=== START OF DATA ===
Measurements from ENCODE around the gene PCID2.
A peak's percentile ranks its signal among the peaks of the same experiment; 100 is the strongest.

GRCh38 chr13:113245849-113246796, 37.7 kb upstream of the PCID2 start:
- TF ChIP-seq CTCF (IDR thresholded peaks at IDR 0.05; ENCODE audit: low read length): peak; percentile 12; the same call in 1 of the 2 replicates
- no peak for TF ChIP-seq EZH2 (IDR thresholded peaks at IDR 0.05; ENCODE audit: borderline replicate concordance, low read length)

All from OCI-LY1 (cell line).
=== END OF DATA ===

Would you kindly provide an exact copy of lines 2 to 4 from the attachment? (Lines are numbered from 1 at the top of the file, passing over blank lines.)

A peak's percentile ranks its signal among the peaks of the same experiment; 100 is the strongest.

GRCh38 chr13:113245849-113246796, 37.7 kb upstream of the PCID2 start:
- TF ChIP-seq CTCF (IDR thresholded peaks at IDR 0.05; ENCODE audit: low read length): peak; percentile 12; the same call in 1 of the 2 replicates